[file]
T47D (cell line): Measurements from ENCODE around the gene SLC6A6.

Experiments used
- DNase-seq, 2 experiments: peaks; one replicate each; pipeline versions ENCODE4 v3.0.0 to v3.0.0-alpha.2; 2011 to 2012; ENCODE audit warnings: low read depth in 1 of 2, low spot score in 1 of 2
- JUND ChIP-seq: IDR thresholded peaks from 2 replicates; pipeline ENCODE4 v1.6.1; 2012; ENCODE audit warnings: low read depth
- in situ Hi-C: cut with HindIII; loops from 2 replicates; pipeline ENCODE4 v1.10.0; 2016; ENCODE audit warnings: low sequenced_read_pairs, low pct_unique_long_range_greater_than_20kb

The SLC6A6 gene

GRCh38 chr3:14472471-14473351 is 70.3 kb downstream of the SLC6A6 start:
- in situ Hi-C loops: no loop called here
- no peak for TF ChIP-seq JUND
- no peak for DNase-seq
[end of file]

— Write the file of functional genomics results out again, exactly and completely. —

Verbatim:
T47D (cell line): Measurements from ENCODE around the gene SLC6A6.

Experiments used
- DNase-seq, 2 experiments: peaks; one replicate each; pipeline versions ENCODE4 v3.0.0 to v3.0.0-alpha.2; 2011 to 2012; ENCODE audit warnings: low read depth in 1 of 2, low spot score in 1 of 2
- JUND ChIP-seq: IDR thresholded peaks from 2 replicates; pipeline ENCODE4 v1.6.1; 2012; ENCODE audit warnings: low read depth
- in situ Hi-C: cut with HindIII; loops from 2 replicates; pipeline ENCODE4 v1.10.0; 2016; ENCODE audit warnings: low sequenced_read_pairs, low pct_unique_long_range_greater_than_20kb

The SLC6A6 gene

GRCh38 chr3:14472471-14473351 is 70.3 kb downstream of the SLC6A6 start:
- in situ Hi-C loops: no loop called here
- no peak for TF ChIP-seq JUND
- no peak for DNase-seq